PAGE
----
Gagarin starts his set off quietly, water, slow pads, before the warm middle-y arpeggio starts up set against whooshes and what must be called a pretty banging beat comes blasting in – uncertainly at first, but then pow. Bass drum pounding,pinging percussive sounds, the occasional tinging hi-hat. A cold long note, slowly evolving timbre. And a strong humming riff. It’s taken the recorded version of the track and used it for something much more insistent and driving. The beats stop and we have an almost jazzy set of flourishes out to end. The second track starts with beachy steps, or wet leaf steps, perhaps. A drone starts up, pulsing, bass-y, a thinner slow melodic line, matched by a lovely reedy counter line and then very electronic synthesiser, all working together building, watching, ticking hi hats tickle in, then the booming bass drum: boom boom  boom bdum. More relaxed this time if equally big, then a big sub-bassline that rolls up and down its notes. Everything now drops down to the rhythm tracks. A scratching over them. The melodic lines come back imperceptible until suddenly you notice you’re in the middle of them. The third track starts with a repeating nasal synth line of a rattling tonal electric motor synth. Birdsong and a fast hissing hi-hat pattern, followed by quitter shapeless bass drum, and staccato snare, the synth figure keeps going and the beat speeds along. Super low bass synth line pushes everything along even harder. Graham tapping away on percussion lines, interweaving, a choir sample “oo-ahhs”. A bit more of that birdsong, but this feels a long way from the mellow ambience of “Corvid”. The track segues almost seamlessly into “Stanmer” starting with slow piano notes echoed against the birdsong, it’s a stunning piece he conceived up at The Willow Dome on what is now the Eco-musicology project site at Stanmer Organics. The piano line continues, almost a repetition, but each time through slightly different.  A string pad slowly underpins the piano, and eventually a slow drum comes in, again not quite looping, hi-hat, and then a synth line that follows the piano. It gently eases back out to the slowly dissolving piano and birdsong. A set that worked really well in reverse to what almost anyone else would have done.

And finally we had Melancholic Robot Tantrum easing into his set with a pure warbling set of reversed bell like tones dodging round each other, then a stately buzzing bass in foghorn timing. The bells drop a couple of octaves and then a monster mid-tempo beat kicks in along with some detuned rhythmic synth noises. Hi-hats pick up the energy. Then a vicious noise synth ramp. This is the main melodic component. There is a slightly malevolent air to the piece, it lives in that place where you aren’t sure if it’s repetition or s l o w evolution., the rhythm cuts out and three or four delay feedback strands carry us into the next track, identified by a thunderous jungle rhythm and noise bass. This is driving. Full on, the noise synths just adding passing juggernaut washes. The bass solid. There are no breakdowns, just powering through. The melodic line here provided a metal on metal screech. At some stage the bass breaks up into a cut staccato 8th note battering. The rhythm eventually just falls apart. The next starts with fast pulsing bass and hammer snare. The drums sourced from abstract sounds this time round. Odd noises rhythmically punctuate the bass. Eventually a hissed beat murks up around the bass, and everything morphs to let it in, then a much slower almost Laibach rolling beat takes it out. Everything around that becomes sparer, dubbed punctuation. Then a lighter jungle rhythm floats in. The density overwhelms us then thins out suddenly. Ending on a bass drum, voice (?) and more feeding back effects. A slower D’n’B beat starts the next track with an even slower march beat restraining it. The bass is a double off beat, the drum track evolves quickly, new snares endless changes, the bass coarsening in sound. Its fast/slow, head-nodding. The next one starts with a superfast thrumming bass, syncopated drums work around it, some nice white noise snare, rising synth notes. A breakdown at last for the drums to get all Drum and Bass-y again, and then another build. Some squelching, and a rolling interlocking set of sounds driving us on, the bass thickens , expands and dominates turning into a continuous rumbling morphing note. Another breakdown for something that sounds like a version of the Get Carter soundtrack recalled in a nightmare, while a racketing build builds up hysterically under it. And it all ends chaotically again. We have a few minutes left, unexpectedly, so another track is done, but it takes a while to find. It’s another junglistic monster, this time the rattling fed by drones and pads. This one has a lot going on in the beats they evolve and change constantly. The drones are more subtly altered until you realis that everything is this nasty noise and then some squelchy bass starts in and the drums scatter and everything stops.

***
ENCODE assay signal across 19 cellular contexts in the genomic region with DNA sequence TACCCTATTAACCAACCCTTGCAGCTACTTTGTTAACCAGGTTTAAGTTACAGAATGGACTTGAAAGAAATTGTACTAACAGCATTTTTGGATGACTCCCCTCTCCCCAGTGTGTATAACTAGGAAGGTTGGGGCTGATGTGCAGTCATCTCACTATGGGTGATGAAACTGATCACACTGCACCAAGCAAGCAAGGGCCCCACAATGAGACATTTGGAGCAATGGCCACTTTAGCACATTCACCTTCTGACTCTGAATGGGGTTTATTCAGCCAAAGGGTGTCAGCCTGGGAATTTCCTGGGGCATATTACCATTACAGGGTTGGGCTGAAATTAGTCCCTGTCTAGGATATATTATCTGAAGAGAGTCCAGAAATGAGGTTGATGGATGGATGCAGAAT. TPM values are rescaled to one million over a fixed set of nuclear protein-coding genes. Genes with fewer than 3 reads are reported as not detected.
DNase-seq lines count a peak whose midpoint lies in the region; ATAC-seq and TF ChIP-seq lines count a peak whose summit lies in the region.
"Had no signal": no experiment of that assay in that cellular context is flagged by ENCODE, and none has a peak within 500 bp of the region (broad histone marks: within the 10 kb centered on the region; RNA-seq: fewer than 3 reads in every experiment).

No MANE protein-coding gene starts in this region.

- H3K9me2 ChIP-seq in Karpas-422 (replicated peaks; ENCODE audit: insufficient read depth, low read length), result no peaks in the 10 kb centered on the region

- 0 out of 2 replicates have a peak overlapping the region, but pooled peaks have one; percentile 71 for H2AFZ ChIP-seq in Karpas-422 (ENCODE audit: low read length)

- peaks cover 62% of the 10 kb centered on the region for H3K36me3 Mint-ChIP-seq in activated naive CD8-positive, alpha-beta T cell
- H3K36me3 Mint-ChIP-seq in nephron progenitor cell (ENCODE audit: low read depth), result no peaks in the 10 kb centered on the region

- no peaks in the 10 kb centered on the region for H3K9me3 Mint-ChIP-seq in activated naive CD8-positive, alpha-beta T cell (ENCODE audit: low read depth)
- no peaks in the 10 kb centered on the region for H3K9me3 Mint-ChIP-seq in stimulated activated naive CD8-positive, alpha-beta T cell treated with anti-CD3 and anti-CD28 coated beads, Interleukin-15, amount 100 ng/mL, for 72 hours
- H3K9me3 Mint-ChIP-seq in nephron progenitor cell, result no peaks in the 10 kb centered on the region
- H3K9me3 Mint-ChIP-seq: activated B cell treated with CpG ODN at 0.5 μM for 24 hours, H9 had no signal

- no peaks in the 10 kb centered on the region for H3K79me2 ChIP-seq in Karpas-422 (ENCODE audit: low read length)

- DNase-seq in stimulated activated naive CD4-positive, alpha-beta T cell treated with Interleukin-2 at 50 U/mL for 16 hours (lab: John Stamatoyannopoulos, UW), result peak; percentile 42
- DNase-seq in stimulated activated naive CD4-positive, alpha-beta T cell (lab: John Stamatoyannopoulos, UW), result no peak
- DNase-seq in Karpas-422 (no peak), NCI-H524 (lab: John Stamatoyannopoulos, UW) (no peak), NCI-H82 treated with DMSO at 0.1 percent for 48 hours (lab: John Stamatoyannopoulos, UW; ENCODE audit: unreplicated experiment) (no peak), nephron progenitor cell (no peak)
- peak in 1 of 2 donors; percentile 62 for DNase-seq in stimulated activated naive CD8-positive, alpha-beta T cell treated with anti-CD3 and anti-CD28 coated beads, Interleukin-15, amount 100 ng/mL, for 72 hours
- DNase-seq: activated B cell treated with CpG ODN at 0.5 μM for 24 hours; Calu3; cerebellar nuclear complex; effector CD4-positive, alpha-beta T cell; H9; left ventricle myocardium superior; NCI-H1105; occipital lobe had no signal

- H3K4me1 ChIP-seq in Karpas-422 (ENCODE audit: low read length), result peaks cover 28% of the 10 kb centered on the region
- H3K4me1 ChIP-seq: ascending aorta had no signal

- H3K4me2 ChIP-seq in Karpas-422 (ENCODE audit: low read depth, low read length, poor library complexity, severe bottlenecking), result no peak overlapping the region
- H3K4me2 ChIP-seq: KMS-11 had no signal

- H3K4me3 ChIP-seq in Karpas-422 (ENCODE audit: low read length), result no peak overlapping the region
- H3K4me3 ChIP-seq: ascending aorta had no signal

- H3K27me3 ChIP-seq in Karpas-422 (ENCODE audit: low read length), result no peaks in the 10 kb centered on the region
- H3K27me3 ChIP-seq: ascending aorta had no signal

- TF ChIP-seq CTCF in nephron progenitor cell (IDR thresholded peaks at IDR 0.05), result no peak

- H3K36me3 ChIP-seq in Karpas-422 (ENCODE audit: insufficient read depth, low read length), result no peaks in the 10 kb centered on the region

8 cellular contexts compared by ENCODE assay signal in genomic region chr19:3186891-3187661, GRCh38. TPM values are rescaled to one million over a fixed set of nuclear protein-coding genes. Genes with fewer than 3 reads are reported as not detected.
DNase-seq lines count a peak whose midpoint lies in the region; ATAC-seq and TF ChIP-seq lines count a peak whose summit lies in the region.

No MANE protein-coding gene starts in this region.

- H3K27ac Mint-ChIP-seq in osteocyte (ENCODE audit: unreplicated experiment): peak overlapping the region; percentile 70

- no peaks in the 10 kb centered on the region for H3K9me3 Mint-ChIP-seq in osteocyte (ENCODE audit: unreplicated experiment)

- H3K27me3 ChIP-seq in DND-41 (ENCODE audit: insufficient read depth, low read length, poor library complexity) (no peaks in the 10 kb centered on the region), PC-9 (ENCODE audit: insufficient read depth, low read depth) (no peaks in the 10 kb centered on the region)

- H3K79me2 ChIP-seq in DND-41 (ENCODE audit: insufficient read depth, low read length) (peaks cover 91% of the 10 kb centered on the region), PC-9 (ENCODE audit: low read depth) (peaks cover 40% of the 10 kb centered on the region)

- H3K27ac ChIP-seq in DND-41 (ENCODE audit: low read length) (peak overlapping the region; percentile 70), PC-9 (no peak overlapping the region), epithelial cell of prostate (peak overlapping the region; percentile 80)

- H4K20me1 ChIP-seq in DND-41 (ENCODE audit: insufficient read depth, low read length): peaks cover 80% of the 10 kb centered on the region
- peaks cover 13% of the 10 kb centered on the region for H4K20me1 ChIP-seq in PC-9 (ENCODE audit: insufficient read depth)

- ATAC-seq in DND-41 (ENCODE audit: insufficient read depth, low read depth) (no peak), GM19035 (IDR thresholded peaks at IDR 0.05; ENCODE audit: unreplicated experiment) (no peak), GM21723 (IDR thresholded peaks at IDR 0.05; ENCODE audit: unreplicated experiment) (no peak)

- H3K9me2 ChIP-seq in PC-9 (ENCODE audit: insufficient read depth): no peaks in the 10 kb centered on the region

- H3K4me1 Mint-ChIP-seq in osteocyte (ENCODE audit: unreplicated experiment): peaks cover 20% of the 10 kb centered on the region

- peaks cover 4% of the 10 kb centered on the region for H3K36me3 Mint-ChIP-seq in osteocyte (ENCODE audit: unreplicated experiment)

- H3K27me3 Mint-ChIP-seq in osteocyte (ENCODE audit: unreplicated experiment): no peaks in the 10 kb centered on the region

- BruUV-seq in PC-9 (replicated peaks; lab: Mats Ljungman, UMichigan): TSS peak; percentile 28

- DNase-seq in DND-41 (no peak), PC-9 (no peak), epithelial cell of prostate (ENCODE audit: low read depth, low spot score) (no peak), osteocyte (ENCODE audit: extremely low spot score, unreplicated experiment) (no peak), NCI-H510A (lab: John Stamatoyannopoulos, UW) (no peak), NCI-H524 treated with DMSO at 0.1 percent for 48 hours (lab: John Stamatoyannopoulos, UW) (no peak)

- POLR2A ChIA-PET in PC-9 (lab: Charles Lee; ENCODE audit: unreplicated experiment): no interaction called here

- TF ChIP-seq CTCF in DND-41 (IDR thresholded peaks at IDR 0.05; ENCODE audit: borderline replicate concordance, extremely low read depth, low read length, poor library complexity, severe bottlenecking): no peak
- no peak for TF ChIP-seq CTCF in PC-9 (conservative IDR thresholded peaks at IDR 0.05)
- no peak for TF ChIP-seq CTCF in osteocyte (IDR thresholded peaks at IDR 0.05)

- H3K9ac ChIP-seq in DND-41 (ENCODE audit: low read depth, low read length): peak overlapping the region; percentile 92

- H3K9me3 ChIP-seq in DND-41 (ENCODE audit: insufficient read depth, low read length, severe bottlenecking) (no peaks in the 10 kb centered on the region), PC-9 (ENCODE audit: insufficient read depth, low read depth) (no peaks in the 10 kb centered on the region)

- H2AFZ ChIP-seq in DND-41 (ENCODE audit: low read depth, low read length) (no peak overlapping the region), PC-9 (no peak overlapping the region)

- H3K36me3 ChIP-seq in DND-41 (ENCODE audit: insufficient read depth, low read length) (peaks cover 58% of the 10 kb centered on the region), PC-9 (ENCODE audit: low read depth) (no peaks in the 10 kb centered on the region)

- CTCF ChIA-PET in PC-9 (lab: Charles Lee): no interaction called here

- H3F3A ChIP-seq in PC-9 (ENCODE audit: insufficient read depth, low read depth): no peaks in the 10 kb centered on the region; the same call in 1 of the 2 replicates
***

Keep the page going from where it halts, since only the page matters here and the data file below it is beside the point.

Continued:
Many thanks for the video shot by Tony Bowall:

New release on the Spirit of Gravity BandCamp label: Sampler Sampler

The Spirit of Gravity label launches another release into sound orbit on 1 April – a compilation entitled Sampler Sampler, curated by I’m Dr Buoyant.
I’m Dr Buoyant bases his practice on live sampling and manipulation. For this compilation, he has gathered together like-minded artists working entirely with samples, both musical and on-musical. Despite this commonality, styles vary from ambient to noise, unstructured to composed, with some artists sharing I’m Dr Bouyant’s interest in introducing chance elements into the construction. No musical instruments were used on these recordings.
Dr Buoyant and his colleagues will see you now from 1 April at the following stream/download link: